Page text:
Is Your Home at Risk? Seven Toxic Hazards You Should Avoid
Written by Karen Lawson on February 3, 2010 & Posted in Home Insurance
Never mind smashing your finger with a hammer, there are less-straightforward household hazards that can threaten your health and increase your insurance costs. The following toxins can cause health risks ranging from allergic reactions and respiratory distress, to serious illnesses including cancer.
Asbestos: If your home was built prior to the 1970's, it may contain asbestos. Roofing, insulation, floor padding, and certain wall and ceiling treatments are examples of materials that may contain asbestos. Minute asbestos fibers are invisible to the eye and can be inhaled without your knowledge. Exposure to asbestos over time can cause lung disease or cancer. If you suspect asbestos is present in your home, do not touch or disturb affected materials. Asbestos detection and removal should be handled professionally.
Biohazards: Your home may contain biohazards including bacteria, viruses, molds, mildew, fungus, animal hair, and dander. Removing biohazards through regular cleaning can significantly reduce risk. Inspect appliances that use water, like swamp coolers or humidifiers, to ensure proper ventilation and/or drainage, and to detect mold and mildew. Clean bathrooms and kitchens often. Keep pets clean and groomed; animal hair and dander can cause allergies and lead to illness. Using a HEPA vacuum can help minimize symptoms associated with biohazards.
Carbon Monoxide (CO): A colorless and odorless gas, CO is a byproduct of incomplete combustion when burning carbon-based fuels. If allowed to accumulate, it can induce unconsciousness and cause death. Investing in a carbon monoxide detector significantly reduces risks. Avoid operating fuel powered machinery, using barbeque grills, or running vehicles indoors; opening doors or windows may not provide sufficient ventilation.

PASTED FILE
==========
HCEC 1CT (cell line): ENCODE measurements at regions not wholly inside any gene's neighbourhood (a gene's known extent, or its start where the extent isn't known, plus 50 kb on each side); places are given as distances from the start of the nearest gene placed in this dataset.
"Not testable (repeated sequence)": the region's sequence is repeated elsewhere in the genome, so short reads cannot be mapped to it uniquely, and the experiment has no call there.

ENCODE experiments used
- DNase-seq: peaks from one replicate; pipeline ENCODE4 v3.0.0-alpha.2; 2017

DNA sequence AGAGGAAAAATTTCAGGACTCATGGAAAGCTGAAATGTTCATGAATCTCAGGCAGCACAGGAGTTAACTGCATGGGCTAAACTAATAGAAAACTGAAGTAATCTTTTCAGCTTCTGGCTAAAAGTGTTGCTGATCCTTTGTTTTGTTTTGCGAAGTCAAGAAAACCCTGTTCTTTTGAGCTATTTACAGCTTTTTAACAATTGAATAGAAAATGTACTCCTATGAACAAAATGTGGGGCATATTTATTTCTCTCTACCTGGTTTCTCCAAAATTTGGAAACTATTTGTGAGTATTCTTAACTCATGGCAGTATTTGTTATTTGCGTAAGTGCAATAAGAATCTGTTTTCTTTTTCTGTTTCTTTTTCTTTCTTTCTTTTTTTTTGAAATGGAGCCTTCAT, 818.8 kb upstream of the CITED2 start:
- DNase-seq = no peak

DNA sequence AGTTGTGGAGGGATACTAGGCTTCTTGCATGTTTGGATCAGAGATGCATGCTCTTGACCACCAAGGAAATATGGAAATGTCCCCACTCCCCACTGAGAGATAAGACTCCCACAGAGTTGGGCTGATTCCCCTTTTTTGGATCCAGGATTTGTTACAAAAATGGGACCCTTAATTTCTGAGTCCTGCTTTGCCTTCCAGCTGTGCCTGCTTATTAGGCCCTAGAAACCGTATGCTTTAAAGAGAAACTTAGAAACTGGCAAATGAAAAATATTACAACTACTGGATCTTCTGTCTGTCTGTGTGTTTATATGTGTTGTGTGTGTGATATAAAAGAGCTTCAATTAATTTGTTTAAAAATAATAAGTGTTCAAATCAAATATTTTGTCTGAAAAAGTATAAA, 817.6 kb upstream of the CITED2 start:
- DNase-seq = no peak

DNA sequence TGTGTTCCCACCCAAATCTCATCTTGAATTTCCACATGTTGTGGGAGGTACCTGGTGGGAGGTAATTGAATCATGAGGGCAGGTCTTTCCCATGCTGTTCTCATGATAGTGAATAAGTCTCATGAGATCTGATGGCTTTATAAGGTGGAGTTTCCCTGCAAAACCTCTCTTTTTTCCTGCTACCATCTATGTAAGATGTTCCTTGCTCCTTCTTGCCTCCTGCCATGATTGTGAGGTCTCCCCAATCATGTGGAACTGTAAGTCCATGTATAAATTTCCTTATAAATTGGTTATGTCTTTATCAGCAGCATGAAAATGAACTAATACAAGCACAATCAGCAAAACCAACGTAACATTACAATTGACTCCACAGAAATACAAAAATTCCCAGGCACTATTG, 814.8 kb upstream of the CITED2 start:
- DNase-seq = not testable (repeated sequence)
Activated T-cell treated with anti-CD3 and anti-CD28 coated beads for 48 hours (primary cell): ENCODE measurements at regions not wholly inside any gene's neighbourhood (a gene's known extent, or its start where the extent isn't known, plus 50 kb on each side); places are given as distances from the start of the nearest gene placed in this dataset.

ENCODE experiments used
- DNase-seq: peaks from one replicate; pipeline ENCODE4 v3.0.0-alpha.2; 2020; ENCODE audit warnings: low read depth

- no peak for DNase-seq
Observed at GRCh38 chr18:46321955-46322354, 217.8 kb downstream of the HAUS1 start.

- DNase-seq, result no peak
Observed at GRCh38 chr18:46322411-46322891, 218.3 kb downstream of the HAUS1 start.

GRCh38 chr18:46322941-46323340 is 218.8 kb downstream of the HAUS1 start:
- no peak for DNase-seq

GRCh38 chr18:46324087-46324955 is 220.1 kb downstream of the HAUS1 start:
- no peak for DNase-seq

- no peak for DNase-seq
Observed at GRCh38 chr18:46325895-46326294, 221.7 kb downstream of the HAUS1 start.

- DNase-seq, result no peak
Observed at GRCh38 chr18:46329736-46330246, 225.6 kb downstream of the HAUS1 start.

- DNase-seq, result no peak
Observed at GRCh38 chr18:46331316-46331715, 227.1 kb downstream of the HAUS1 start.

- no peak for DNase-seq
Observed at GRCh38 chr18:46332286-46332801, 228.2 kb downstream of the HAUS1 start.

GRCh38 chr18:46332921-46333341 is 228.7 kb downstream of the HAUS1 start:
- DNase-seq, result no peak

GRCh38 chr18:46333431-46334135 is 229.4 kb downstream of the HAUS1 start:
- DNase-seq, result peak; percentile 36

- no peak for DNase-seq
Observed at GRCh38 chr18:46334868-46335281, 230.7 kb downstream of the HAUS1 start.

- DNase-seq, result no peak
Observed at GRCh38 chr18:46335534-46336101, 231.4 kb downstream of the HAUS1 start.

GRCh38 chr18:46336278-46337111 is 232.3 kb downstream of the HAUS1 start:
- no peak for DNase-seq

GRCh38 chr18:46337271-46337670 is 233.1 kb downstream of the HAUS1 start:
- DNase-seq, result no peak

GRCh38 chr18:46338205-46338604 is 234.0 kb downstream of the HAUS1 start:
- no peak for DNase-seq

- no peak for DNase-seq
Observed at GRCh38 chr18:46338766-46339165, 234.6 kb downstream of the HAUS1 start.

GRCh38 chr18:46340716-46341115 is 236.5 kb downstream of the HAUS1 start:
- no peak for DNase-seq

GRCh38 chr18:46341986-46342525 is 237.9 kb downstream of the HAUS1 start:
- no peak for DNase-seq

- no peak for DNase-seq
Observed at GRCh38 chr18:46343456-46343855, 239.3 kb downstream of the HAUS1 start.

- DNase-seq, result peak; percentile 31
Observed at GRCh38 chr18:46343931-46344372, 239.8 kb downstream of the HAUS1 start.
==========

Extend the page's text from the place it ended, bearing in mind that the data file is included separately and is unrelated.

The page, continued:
Household Chemicals: Common cleaning agents and other household chemicals can pose a safety hazard if not used according to directions. Mixing bleach and ammonia, for example, may seem like just the ticket to get those tough stains up, but the combination produces a deadly gas. Work in well ventilated areas and avoid inhaling fumes. Store household chemicals in a secure location beyond reach of children and pets.
Indoor Air Pollutants: One of the most common indoor air pollutants is dust, or more accurately, the waste produced by dust-mites. Dust-mite allergies can cause severe respiratory distress. Using a HEPA vacuum and air purifier can help control indoor pollutants. Don't smoke indoors, and make sure that stoves and fireplaces have appropriate ventilation.
Lead: Homes constructed prior to 1978 may contain lead paint; both interior and exterior paint can contain lead. Peeling paint can be ingested by children, who are more vulnerable to lead poisoning than adults. Lead can produce dust that can be inhaled. If you suspect that your home contains lead-based paint, please call (800) 424-LEAD to learn more.
Radon: This colorless, odorless gas is generated by deteriorating rocks containing uranium. If your home was constructed on or around such material, radon can infiltrate. You can purchase do-it-yourself test kits. The National Safety Council notes that radon is the second largest cause of lung cancer after smoking.
Protecting your household and health from these hazards can help you stay healthy while reducing insurance claims, which impacts the costs of home insurance and health insurance.
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